Today Glasgow marks a new milestone as it formally launches its ambition to become a thriving city - a key legacy of its hosting of the COP26 Climate Conference.
Aptly announced on the Cities, Regions and Built Environment presidency themed day, Glasgow will join the Thriving Cities Initiative to develop its wider COP26 legacy.
Launched at the Glasgow City Chambers this morning, Leader of the Council Cllr Susan Aitken was joined by a prominent panel of speakers as she set out her vision for Glasgow to thrive in the 21st century.
Accompanied by Kate Raworth, economist and author of "Doughnut Economics", Jaime Toney, Director of the Centre for Sustainable Solutions at the University of Glasgow and Eveline Jonkhoffof the City of Amsterdam, the panel discussed the ways in which Glasgow can work with the initiative to move on the path towards 'thriving'.
The Initiative itself is a two-year pilot project for pioneering cities that recognise the need to tackle harmful, unsustainable consumption and transition to more equitable and sustainable economies to meet the Paris Climate Agreement goals. Thriving cities rethink systems, to foster community led action and new business models, that support all people to access a good life within planetary boundaries.
Glasgow under Councillor Aitken's leadership has been a beacon of change with ambitious targets and actions to tackle the climate and ecological emergency. By supporting Glasgow's existing plans, the initiative will be one part of the wider legacy of COP26, helping Glasgow achieve its ambitious climate goal of net-zero carbon by 2030 and becoming a circular city by 2045, whilst maximising benefits for locals.
The plan is to co-create a thriving vision and plan with local communities and businesses, arts and culture, sports and academic institutions, to develop a city that allows everyone an opportunity to thrive without harming others or the planet.
The aim is to create systems that incentivise social enterprise and sustainable economic activity that generates good jobs and improved quality of life for Glaswegians who face the greatest disparities, whilst reducing consumption emissions and creating a better, sustainable way of living, unique to Glasgow.
Mark Watts, Executive Director of C40 Cities, a network of nearly 100 mayors of the world's leading cities who are working to deliver urgent action on climate change, said "We have less than 10 years to achieve 1.5 degrees. The cities that aim for thriving within planetary boundaries, are the cities that recognise the need for total systems change by 2030.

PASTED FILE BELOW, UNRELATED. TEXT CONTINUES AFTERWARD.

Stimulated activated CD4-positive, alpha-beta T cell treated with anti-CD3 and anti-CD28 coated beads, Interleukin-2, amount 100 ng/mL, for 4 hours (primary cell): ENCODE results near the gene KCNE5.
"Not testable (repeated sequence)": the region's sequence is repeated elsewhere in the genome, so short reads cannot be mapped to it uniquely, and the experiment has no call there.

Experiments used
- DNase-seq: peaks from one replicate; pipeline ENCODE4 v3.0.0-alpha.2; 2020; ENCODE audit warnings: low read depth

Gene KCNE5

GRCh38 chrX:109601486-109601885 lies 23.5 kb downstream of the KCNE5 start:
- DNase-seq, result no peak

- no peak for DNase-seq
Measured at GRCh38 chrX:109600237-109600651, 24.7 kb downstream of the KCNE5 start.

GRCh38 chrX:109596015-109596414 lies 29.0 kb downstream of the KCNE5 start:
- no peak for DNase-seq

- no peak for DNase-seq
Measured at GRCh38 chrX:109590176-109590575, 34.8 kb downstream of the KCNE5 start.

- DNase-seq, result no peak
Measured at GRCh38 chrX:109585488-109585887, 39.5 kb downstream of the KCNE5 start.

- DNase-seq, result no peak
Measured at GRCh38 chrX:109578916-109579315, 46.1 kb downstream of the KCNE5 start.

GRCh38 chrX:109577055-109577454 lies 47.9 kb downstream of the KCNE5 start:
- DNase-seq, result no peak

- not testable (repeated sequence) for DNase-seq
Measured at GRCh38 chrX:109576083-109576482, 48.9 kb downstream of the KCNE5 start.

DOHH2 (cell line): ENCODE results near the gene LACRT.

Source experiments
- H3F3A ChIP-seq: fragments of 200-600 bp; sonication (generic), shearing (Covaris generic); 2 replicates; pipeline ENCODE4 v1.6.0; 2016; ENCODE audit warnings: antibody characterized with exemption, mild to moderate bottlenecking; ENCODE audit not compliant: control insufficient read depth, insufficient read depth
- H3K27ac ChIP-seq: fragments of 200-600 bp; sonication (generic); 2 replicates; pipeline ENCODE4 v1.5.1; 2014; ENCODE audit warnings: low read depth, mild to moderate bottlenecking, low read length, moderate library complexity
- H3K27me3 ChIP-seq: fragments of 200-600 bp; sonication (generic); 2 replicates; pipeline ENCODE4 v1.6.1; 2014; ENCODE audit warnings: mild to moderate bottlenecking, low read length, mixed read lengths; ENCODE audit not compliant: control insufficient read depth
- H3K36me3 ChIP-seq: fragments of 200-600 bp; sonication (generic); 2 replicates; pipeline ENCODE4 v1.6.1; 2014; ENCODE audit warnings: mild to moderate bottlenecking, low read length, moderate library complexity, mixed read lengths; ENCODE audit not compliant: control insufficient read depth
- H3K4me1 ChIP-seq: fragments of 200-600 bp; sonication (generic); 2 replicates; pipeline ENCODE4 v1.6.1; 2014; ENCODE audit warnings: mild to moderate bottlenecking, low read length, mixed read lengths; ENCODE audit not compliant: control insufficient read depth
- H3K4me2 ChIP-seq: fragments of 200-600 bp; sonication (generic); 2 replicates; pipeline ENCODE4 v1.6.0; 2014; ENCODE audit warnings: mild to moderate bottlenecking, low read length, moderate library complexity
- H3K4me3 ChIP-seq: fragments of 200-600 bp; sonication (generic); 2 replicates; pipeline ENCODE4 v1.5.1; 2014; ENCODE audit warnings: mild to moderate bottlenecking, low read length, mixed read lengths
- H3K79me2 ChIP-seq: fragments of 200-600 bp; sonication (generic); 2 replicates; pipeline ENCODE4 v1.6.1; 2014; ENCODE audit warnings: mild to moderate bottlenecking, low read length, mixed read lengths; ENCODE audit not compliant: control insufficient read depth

"This means rethinking the systems and structures that drive inequity and climate change, to allow all people to have a good life, without pushing the planet out of balance. Thriving cities take an empathic and empowering approach to reimagine urban lifestyles, focussing on what the people of the city collectively value, co-creating actions with the people and local businesses who want to lead the change."
Regarding the launch, Cllr Aitken said "Our city motto is 'Let Glasgow Flourish'. As COP26 hosts, we have a unique opportunity to do just that, to place our citizens front and centre of the transition to Net Zero and deliver a more prosperous, healthier and greener city.
"Becoming a Thriving City adds real purpose and momentum to these ambitions, helping ensure Glasgow's existing polices and actions to improve the lives and well-being of Glaswegians are delivered within planetary boundaries. As we continue to address our long-term social challenges and the cycles which perpetuate them, overshooting those boundaries will be the detriment of our progress elsewhere.
"This transition to Net Zero will require will big changes. Glasgow's last big transition following the demise of our heavy industries was neither fair nor just. This time we'll get it right. And the real practical knowledge, experience and expertise becoming a Thriving City brings to our city partnerships delivering climate and social justice will be invaluable in the decade ahead. We look forward to working together. "
Glasgow's story is, in many ways, the world's story. It charts a course from the carbon-intensive industries of the past to the low carbon and sustainable developments of the present. More than half the world's population now live in cities, so the solutions to the global climate emergency will have to be delivered through its cities.
As the recovery and renewal process from the pandemic begins, Glasgow looks to continue the legacy from its hosting of the climate conference as an exemplar city for Scotland and the UK, making a tangible reality out of the ambition for a green recovery.
The City of Glasgow now begins the community conversation on how it plans to transform to a thriving city - one where all people can access a good life within planetary boundaries, whilst reaching its target of net-zero carbon by 2030.